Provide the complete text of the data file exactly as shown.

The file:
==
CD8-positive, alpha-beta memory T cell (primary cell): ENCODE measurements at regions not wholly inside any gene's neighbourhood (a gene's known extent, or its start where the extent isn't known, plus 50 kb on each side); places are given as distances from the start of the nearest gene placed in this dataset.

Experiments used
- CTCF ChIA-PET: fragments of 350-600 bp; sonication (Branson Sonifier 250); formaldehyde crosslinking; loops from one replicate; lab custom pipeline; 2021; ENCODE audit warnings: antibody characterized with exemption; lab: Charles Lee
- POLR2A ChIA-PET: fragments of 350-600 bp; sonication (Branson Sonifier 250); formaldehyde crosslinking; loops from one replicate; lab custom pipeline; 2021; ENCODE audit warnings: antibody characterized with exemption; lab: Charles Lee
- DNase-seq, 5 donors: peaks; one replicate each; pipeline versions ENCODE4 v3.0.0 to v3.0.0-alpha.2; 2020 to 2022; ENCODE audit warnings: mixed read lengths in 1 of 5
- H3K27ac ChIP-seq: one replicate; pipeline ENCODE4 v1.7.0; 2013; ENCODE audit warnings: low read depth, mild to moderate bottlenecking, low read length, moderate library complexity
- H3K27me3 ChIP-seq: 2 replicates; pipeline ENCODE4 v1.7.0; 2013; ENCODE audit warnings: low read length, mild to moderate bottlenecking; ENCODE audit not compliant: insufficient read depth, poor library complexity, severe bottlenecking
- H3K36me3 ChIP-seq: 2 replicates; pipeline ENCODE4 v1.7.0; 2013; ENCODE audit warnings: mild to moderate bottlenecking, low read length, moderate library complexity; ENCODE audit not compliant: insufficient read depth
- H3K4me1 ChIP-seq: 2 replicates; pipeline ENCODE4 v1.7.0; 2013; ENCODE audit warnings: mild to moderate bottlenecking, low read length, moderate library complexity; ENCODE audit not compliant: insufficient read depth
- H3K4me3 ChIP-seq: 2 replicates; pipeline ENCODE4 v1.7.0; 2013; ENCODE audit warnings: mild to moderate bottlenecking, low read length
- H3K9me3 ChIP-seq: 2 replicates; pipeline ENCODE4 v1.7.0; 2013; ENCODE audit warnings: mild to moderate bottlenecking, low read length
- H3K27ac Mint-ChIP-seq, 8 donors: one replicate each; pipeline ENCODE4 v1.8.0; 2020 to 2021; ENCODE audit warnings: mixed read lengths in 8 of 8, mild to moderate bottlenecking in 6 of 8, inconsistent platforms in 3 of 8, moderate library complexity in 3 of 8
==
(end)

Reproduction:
CD8-positive, alpha-beta memory T cell (primary cell): ENCODE measurements at regions not wholly inside any gene's neighbourhood (a gene's known extent, or its start where the extent isn't known, plus 50 kb on each side); places are given as distances from the start of the nearest gene placed in this dataset.

Experiments used
- CTCF ChIA-PET: fragments of 350-600 bp; sonication (Branson Sonifier 250); formaldehyde crosslinking; loops from one replicate; lab custom pipeline; 2021; ENCODE audit warnings: antibody characterized with exemption; lab: Charles Lee
- POLR2A ChIA-PET: fragments of 350-600 bp; sonication (Branson Sonifier 250); formaldehyde crosslinking; loops from one replicate; lab custom pipeline; 2021; ENCODE audit warnings: antibody characterized with exemption; lab: Charles Lee
- DNase-seq, 5 donors: peaks; one replicate each; pipeline versions ENCODE4 v3.0.0 to v3.0.0-alpha.2; 2020 to 2022; ENCODE audit warnings: mixed read lengths in 1 of 5
- H3K27ac ChIP-seq: one replicate; pipeline ENCODE4 v1.7.0; 2013; ENCODE audit warnings: low read depth, mild to moderate bottlenecking, low read length, moderate library complexity
- H3K27me3 ChIP-seq: 2 replicates; pipeline ENCODE4 v1.7.0; 2013; ENCODE audit warnings: low read length, mild to moderate bottlenecking; ENCODE audit not compliant: insufficient read depth, poor library complexity, severe bottlenecking
- H3K36me3 ChIP-seq: 2 replicates; pipeline ENCODE4 v1.7.0; 2013; ENCODE audit warnings: mild to moderate bottlenecking, low read length, moderate library complexity; ENCODE audit not compliant: insufficient read depth
- H3K4me1 ChIP-seq: 2 replicates; pipeline ENCODE4 v1.7.0; 2013; ENCODE audit warnings: mild to moderate bottlenecking, low read length, moderate library complexity; ENCODE audit not compliant: insufficient read depth
- H3K4me3 ChIP-seq: 2 replicates; pipeline ENCODE4 v1.7.0; 2013; ENCODE audit warnings: mild to moderate bottlenecking, low read length
- H3K9me3 ChIP-seq: 2 replicates; pipeline ENCODE4 v1.7.0; 2013; ENCODE audit warnings: mild to moderate bottlenecking, low read length
- H3K27ac Mint-ChIP-seq, 8 donors: one replicate each; pipeline ENCODE4 v1.8.0; 2020 to 2021; ENCODE audit warnings: mixed read lengths in 8 of 8, mild to moderate bottlenecking in 6 of 8, inconsistent platforms in 3 of 8, moderate library complexity in 3 of 8